Neuro-Mania in the Beverage Aisle

Neuro drinks

Now, the magic of neuroscience is as close as a colorful bottle in your supermarket. I found a big display of neuro-drinks at my local supermarket and couldn’t resist grabbing a few. The nutritional drink lineup includes NeuroSun, NeuroSleep, NeuroSonic, NeuroSport, and others. There’s a neuro-drink for every application. Here’s the description of NeuroSonic:

NeuroSonic® is a delicious drink designed to increase high level mental functioning: better memory, alertness and concentration. NeuroSonic was formulated to help meet the demands of today’s high stress living, where it’s vital for the brain to function at top form. The unique combination of plant extracts, amino acids and unique dietary ingredients provide fuel for the brain to remain focused and alert over long periods of time. The ingredient Alpha GPC provides raw materials to the brain to help it function better, faster. Vitamins Inositol, B-6, B-12 and other B-vitamins help support the nervous system. Rounding out the formula is the ingredient resveratrol, an antioxidant found in red wine, which protects the brain and may have anti-aging benefits. Together, these ingredients provide the foundation for enhanced brain function.

Ever the intrepid experimenter, I tried NeuroSleep before going to bed. As promised, I quickly fell asleep and slept well. Then again, I usually do fall asleep quickly and sleep well, so it’s hard to say the beverage was effective. At least it didn’t prevent sleep.

How about a nice NeuroGasm?

One variety I didn’t spot in my supermarket was the interesting-sounding NeuroGasm. The description of this drink’s effect is a bit vague, but I guess you have to read between the lines:

NeuroGasm® is a delicious, lightly carbonated drink formulated with ingredients to promote “playful” energy. So often our hectic lifestyles deprive us of the energy needed to engage in various activities. NeuroGasm provides ingredients at effective dosage levels supplying energy for all the playful activities you choose.

“Playful” indeed… Despite the references to “dosage” and other scientific-sounding terminology, the firm is quick to point out that the FDA hasn’t evaluated their claims, nor are the drinks meant to treat any disease. Of course not, they just make you more “playful.”

For a chuckle, check out the whole lineup at DrinkNeuro.com, and let Neuromarketing readers know if you’ve tried the stuff. I guess there’s nothing that can’t be improved with a dash of “neuro” magic, even sports drinks!

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— who has written 957 posts on Neuromarketing.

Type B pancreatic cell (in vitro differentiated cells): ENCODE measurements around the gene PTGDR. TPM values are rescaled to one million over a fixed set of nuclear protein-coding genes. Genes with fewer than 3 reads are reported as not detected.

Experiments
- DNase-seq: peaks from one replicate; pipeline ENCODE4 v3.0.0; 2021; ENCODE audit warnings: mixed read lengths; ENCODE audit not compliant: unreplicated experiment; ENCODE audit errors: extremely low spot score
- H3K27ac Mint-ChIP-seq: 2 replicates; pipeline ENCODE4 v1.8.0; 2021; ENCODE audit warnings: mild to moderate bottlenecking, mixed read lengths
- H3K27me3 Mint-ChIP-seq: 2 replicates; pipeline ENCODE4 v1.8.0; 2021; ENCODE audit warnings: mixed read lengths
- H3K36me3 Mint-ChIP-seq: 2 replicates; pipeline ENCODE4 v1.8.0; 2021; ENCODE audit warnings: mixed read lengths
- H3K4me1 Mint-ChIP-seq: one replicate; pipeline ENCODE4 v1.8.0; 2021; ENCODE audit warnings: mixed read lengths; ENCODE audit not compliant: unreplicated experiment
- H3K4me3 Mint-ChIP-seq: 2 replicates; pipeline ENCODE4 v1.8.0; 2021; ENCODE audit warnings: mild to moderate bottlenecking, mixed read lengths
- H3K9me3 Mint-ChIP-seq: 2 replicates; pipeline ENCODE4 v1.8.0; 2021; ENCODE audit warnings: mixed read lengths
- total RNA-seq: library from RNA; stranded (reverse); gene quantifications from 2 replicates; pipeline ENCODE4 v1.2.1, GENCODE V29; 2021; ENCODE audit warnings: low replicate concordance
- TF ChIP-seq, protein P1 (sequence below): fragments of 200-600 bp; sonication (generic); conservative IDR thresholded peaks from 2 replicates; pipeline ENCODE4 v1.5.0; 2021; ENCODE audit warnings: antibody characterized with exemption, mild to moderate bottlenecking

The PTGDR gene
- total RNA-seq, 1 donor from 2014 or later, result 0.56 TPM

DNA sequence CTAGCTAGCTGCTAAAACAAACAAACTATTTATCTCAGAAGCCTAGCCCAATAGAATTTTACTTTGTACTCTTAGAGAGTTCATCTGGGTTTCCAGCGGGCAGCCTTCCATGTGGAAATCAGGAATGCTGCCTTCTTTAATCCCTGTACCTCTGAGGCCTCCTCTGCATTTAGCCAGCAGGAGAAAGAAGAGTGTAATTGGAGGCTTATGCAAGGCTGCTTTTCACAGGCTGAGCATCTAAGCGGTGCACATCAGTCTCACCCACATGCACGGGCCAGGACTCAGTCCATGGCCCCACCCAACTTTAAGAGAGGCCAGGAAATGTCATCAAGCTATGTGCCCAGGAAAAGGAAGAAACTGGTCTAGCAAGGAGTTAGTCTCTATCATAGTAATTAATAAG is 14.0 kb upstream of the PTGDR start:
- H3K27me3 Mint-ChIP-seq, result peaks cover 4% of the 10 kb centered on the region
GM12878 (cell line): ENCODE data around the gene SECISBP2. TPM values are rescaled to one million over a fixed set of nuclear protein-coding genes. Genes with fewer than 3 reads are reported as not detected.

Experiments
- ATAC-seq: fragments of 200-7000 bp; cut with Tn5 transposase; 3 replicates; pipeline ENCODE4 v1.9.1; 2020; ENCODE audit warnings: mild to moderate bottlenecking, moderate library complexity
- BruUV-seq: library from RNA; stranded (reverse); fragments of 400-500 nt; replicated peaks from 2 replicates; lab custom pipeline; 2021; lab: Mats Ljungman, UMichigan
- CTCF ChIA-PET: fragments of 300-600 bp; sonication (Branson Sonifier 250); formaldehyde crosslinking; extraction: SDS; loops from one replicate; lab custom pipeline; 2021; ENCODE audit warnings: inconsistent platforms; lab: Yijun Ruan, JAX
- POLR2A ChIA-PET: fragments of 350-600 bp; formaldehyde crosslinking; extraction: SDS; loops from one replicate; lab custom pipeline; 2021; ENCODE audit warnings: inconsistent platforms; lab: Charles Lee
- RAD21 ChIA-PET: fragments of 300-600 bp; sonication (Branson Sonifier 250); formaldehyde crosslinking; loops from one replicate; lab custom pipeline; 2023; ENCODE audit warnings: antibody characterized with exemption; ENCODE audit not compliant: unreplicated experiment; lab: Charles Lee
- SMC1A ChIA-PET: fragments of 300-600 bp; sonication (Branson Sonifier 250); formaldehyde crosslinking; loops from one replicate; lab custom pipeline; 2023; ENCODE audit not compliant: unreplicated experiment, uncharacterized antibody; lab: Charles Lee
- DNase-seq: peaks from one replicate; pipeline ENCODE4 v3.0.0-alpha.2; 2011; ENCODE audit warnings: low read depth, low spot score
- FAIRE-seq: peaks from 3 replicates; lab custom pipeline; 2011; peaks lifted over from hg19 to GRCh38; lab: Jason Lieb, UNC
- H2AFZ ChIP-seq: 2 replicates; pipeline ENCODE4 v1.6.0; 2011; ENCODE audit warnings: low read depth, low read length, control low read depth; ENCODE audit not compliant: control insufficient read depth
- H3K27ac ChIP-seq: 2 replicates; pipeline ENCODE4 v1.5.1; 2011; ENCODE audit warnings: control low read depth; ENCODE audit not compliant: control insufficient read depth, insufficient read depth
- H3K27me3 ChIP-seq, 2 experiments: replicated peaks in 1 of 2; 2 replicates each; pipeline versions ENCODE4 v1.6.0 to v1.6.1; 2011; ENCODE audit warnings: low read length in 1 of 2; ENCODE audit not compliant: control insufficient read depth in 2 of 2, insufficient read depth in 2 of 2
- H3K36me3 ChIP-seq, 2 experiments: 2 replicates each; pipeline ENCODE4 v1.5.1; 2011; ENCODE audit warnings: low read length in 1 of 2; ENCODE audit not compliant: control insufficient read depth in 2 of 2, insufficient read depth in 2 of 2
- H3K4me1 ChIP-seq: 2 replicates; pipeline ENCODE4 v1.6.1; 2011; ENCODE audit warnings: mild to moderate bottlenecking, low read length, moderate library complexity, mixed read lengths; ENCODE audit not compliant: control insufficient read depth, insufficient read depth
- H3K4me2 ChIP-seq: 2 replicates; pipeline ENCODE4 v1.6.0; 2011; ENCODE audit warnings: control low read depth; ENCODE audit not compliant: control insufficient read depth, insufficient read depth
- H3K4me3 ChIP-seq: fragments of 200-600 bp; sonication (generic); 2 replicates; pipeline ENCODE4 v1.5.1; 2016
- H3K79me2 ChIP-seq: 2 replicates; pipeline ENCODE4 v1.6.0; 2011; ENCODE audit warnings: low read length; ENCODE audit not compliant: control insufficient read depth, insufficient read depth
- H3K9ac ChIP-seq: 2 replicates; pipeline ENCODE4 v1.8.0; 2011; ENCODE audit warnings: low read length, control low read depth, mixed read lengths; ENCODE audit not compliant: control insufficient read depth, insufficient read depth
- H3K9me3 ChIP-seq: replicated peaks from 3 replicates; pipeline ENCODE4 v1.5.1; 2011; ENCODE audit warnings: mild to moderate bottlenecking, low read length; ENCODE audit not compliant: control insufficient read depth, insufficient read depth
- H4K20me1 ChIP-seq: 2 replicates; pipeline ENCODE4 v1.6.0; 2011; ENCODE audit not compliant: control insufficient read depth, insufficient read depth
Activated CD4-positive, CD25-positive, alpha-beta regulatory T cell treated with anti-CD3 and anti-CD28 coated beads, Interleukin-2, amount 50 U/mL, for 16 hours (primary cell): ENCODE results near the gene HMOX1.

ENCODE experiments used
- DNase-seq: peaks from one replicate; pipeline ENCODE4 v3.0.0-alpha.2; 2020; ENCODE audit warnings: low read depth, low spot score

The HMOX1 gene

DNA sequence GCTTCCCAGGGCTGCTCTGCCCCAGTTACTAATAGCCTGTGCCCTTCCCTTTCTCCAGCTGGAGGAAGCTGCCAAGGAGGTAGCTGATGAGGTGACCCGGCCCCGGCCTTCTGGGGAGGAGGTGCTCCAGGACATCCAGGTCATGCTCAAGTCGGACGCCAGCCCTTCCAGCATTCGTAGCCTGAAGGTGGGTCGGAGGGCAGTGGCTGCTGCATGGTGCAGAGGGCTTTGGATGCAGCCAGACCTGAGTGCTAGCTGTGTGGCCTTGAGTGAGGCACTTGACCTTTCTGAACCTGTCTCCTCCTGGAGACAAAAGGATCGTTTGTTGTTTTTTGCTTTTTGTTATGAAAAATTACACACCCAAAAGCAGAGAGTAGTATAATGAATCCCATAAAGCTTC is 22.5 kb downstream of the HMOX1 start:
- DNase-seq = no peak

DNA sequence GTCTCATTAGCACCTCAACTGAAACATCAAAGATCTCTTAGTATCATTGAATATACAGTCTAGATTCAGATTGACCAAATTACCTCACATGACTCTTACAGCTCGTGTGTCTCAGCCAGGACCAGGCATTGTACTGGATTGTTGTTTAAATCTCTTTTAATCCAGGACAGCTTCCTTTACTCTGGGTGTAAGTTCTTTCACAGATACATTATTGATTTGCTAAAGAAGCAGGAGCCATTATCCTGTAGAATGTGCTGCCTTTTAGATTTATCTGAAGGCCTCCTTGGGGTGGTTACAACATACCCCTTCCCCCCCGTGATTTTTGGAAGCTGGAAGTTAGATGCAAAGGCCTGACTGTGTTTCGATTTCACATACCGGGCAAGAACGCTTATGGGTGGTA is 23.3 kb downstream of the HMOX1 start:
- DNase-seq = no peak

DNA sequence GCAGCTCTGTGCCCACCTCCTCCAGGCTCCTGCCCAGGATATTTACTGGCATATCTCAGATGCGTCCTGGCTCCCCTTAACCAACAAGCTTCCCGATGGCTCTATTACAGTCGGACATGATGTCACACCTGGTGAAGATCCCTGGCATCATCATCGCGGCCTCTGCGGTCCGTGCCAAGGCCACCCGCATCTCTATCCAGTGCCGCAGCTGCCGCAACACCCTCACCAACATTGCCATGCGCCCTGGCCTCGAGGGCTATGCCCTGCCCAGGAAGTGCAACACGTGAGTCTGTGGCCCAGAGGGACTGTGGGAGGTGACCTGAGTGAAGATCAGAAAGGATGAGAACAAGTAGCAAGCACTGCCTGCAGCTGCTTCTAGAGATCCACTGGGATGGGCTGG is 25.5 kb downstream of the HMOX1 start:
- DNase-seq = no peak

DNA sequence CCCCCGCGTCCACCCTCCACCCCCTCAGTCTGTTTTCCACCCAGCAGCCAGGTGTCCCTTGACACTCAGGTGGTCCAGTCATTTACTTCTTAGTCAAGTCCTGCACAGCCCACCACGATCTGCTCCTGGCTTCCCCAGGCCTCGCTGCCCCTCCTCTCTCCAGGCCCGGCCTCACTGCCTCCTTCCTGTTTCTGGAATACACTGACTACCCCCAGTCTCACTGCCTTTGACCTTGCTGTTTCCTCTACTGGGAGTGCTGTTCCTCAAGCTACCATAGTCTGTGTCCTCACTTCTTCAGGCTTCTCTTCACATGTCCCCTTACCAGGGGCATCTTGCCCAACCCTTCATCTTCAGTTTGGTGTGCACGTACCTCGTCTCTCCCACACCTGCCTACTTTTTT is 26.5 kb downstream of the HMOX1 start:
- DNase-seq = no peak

Roger Dooley writes and speaks about marketing, and in particular the use of neuroscience and behavioral research to make advertising, marketing, and products better. He is the primary author at Neuromarketing, and founder of Dooley Direct LLC, a marketing consultancy. Follow him on Twitter.

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3 responses to "Neuro-Mania in the Beverage Aisle" — Your Turn

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neuroscience shirts 7. November 2011 at 12:05 am

As a graduate student in neuroscience, I couldn’t resist buying some of these drinks either when I saw them in my supermarket. Sadly, it looks like they are mostly just gimmicks since all they do is provide some of the precursors to various neurotransmitters. Sure, they will provide you the raw material for your neurons to communicate, but if you didn’t have enough of these raw materials, you’d have much worse problems than wanting one of these drinks. They do provide electrolytes that are important for brain function, but also equally important for any other bodily function. Interesting marketing scheme, but a little misleading.

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The Neurocritic 7. November 2011 at 12:47 pm

After my critical review of NeuroBliss
(http://neurocritic.blogspot.com/2011/07/neuro-bliss-and-neuro-codeine.html), I was rather pessimistic that NeuroSleep would do anything. Much to my surprise, I actually fell asleep earlier than usual. But unlike Roger, I have trouble sleeping. I’ll have to give it another try to see if it was just a one-off fluke.

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Roger Dooley
Twitter: rogerdooley
8. November 2011 at 8:22 am

Glad NeuroSleep (maybe) worked. Since just about all of the drinks address issues that are fairly subjective – energy, relaxation, arousal, etc. – one would expect a reasonably strong placebo effect among consumers who believe that this stuff probably works. The professional packaging, the moderately high price, and the neuro name and verbiage all suggest potency. Thanks for stopping by, TNC.

Roger

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